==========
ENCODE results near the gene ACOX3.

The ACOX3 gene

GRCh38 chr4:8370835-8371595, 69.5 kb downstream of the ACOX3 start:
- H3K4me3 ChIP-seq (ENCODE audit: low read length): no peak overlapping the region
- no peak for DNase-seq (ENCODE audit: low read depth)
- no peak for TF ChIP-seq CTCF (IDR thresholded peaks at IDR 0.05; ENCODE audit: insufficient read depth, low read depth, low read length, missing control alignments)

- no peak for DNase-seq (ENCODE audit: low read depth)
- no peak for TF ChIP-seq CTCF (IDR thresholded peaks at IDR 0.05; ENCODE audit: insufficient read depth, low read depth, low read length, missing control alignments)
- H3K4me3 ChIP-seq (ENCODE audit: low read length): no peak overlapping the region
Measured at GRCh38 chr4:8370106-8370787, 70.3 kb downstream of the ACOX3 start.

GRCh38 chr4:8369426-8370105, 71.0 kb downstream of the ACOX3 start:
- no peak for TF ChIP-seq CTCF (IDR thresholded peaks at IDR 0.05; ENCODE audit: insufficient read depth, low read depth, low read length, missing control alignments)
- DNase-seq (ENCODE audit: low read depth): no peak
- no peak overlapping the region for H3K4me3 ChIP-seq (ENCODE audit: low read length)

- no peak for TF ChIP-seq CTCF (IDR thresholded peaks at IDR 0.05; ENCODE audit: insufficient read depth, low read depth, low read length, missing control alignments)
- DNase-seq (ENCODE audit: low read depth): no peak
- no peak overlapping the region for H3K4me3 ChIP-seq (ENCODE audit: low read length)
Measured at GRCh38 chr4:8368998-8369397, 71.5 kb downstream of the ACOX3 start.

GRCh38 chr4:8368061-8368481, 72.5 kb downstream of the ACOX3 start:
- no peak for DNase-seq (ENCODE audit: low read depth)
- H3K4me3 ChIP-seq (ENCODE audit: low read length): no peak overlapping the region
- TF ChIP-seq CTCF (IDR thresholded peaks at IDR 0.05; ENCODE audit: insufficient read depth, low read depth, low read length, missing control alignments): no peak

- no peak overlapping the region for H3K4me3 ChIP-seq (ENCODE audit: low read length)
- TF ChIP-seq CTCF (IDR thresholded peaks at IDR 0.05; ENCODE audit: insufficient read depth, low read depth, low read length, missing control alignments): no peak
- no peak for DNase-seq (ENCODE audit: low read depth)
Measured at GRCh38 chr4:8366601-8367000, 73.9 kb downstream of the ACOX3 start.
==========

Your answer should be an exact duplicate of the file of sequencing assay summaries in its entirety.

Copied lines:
ENCODE results near the gene ACOX3.

The ACOX3 gene

GRCh38 chr4:8370835-8371595, 69.5 kb downstream of the ACOX3 start:
- H3K4me3 ChIP-seq (ENCODE audit: low read length): no peak overlapping the region
- no peak for DNase-seq (ENCODE audit: low read depth)
- no peak for TF ChIP-seq CTCF (IDR thresholded peaks at IDR 0.05; ENCODE audit: insufficient read depth, low read depth, low read length, missing control alignments)

- no peak for DNase-seq (ENCODE audit: low read depth)
- no peak for TF ChIP-seq CTCF (IDR thresholded peaks at IDR 0.05; ENCODE audit: insufficient read depth, low read depth, low read length, missing control alignments)
- H3K4me3 ChIP-seq (ENCODE audit: low read length): no peak overlapping the region
Measured at GRCh38 chr4:8370106-8370787, 70.3 kb downstream of the ACOX3 start.

GRCh38 chr4:8369426-8370105, 71.0 kb downstream of the ACOX3 start:
- no peak for TF ChIP-seq CTCF (IDR thresholded peaks at IDR 0.05; ENCODE audit: insufficient read depth, low read depth, low read length, missing control alignments)
- DNase-seq (ENCODE audit: low read depth): no peak
- no peak overlapping the region for H3K4me3 ChIP-seq (ENCODE audit: low read length)

- no peak for TF ChIP-seq CTCF (IDR thresholded peaks at IDR 0.05; ENCODE audit: insufficient read depth, low read depth, low read length, missing control alignments)
- DNase-seq (ENCODE audit: low read depth): no peak
- no peak overlapping the region for H3K4me3 ChIP-seq (ENCODE audit: low read length)
Measured at GRCh38 chr4:8368998-8369397, 71.5 kb downstream of the ACOX3 start.

GRCh38 chr4:8368061-8368481, 72.5 kb downstream of the ACOX3 start:
- no peak for DNase-seq (ENCODE audit: low read depth)
- H3K4me3 ChIP-seq (ENCODE audit: low read length): no peak overlapping the region
- TF ChIP-seq CTCF (IDR thresholded peaks at IDR 0.05; ENCODE audit: insufficient read depth, low read depth, low read length, missing control alignments): no peak

- no peak overlapping the region for H3K4me3 ChIP-seq (ENCODE audit: low read length)
- TF ChIP-seq CTCF (IDR thresholded peaks at IDR 0.05; ENCODE audit: insufficient read depth, low read depth, low read length, missing control alignments): no peak
- no peak for DNase-seq (ENCODE audit: low read depth)
Measured at GRCh38 chr4:8366601-8367000, 73.9 kb downstream of the ACOX3 start.